Jafet Lindeberg

Jafet Lindeberg (September 12, 1874 – November 5, 1962)[1] was a gold prospector and co-founder of the city of Nome, Alaska. [2]

Gold prospector and co-founder of the city of Nome, Alaska
Jafet Lindeberg
Jafet Lindeberg with photographer, Frank G. Carpenter.

. . . Jafet Lindeberg . . .

Jafet Isaksen Lindeberg was born in Kvænangen, Troms county, in Norway. In his youth, he tried prospecting for gold in northern Norway. Lindeberg’s father, Isak, was a farmer and fisherman. He had come to the region from the valley of Norrbotten, an ancient iron mining region in Norrbotten County, Sweden.[3]

In the autumn of 1897, the U.S. Congress decided to send help to the gold miners in Klondike. The gold rush had escalated. Thousands of people rallied to the area, most of them completely unfamiliar with the harsh climate. The authorities feared a humanitarian disaster, with famine, epidemics and lawless conditions. It was difficult to send supplies.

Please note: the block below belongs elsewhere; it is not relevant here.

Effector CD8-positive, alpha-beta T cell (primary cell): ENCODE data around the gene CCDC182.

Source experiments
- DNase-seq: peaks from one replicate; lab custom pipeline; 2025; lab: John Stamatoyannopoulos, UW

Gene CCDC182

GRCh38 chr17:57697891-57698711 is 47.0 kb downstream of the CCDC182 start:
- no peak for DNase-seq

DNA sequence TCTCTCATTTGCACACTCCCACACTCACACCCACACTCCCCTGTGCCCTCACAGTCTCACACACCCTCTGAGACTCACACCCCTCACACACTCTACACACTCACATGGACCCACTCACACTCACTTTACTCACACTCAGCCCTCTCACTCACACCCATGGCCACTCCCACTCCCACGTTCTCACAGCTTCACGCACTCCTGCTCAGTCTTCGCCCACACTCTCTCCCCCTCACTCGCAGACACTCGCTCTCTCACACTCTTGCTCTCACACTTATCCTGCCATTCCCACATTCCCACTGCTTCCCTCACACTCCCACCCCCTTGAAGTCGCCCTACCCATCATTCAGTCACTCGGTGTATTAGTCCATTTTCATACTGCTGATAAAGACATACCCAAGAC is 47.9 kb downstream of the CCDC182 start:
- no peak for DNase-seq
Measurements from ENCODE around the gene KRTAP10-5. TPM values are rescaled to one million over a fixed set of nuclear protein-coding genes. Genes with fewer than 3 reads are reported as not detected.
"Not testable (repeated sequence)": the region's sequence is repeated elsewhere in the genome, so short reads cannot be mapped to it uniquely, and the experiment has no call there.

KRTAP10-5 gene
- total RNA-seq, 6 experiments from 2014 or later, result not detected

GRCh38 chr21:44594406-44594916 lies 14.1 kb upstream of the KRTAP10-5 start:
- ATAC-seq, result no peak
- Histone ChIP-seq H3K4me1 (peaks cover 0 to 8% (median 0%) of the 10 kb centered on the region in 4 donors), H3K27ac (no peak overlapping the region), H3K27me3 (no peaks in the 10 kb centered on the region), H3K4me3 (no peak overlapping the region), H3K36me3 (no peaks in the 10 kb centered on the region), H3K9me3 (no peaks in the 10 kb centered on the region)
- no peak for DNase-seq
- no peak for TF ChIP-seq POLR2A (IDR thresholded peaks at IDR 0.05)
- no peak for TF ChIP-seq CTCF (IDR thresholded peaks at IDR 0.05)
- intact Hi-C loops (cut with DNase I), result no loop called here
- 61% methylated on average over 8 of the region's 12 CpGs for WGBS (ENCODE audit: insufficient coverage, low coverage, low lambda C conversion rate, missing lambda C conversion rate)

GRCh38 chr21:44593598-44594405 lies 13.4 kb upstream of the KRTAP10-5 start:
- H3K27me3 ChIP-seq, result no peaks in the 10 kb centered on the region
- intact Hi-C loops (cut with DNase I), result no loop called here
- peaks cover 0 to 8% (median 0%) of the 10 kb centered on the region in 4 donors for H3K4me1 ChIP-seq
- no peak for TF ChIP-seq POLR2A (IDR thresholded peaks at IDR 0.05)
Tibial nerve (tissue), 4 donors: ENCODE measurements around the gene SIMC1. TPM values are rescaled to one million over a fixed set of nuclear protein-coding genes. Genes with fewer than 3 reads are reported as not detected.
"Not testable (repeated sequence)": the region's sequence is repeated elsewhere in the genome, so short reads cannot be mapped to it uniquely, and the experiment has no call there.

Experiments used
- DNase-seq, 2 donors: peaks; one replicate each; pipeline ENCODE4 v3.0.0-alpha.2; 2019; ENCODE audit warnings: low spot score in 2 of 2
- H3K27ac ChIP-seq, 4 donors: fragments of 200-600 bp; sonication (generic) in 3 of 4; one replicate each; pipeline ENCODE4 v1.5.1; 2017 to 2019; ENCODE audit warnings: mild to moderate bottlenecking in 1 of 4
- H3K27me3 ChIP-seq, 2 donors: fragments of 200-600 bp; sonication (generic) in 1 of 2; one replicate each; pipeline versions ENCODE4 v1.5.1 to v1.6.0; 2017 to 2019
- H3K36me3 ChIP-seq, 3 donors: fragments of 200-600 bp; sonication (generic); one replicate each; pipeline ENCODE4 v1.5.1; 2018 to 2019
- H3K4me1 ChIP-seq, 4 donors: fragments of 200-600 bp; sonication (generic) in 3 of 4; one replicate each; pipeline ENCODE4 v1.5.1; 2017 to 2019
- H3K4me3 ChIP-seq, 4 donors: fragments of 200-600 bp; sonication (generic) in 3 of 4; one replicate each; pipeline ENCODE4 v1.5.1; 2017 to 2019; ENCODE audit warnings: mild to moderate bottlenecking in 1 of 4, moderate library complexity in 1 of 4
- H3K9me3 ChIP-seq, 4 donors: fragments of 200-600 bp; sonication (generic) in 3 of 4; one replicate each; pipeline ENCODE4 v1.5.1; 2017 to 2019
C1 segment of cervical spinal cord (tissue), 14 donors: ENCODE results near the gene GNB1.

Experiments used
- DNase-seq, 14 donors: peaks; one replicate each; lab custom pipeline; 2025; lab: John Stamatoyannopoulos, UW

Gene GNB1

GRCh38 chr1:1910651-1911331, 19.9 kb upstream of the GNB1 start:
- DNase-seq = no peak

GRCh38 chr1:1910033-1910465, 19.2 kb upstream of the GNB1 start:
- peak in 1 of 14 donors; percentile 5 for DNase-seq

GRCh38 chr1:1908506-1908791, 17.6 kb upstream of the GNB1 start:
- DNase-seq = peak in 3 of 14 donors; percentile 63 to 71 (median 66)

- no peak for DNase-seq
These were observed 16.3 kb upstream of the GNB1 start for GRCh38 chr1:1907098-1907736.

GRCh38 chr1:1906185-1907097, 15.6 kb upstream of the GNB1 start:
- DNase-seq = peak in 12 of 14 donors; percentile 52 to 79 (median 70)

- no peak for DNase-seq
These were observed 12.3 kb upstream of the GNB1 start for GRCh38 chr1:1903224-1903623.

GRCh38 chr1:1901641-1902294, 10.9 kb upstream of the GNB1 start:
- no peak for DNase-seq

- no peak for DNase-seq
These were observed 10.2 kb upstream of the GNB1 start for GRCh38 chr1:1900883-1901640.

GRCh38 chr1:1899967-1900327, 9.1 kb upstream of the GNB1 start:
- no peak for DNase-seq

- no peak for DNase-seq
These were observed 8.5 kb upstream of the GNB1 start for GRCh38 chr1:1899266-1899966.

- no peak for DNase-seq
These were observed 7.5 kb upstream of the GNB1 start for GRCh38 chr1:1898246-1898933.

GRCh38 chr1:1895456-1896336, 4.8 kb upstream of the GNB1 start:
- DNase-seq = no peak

It was therefore decided that reindeer and able keepers were to be shipped from Norway to Klondike. Reindeer were known as versatile animals, that could be used for food, clothing and transport. On February 4, 1898, Lindeberg left Alta with the ship SS Manitoba, heading for New York City. He had been hired as a reindeer keeper. There were 113 people, 535 reindeer, and 250 tons of reindeer lichen on the ship. Upon arriving, he learned that the crisis was not as big as anticipated, and he was freed from his contract.[4]

. . . Jafet Lindeberg . . .

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. . . Jafet Lindeberg . . .

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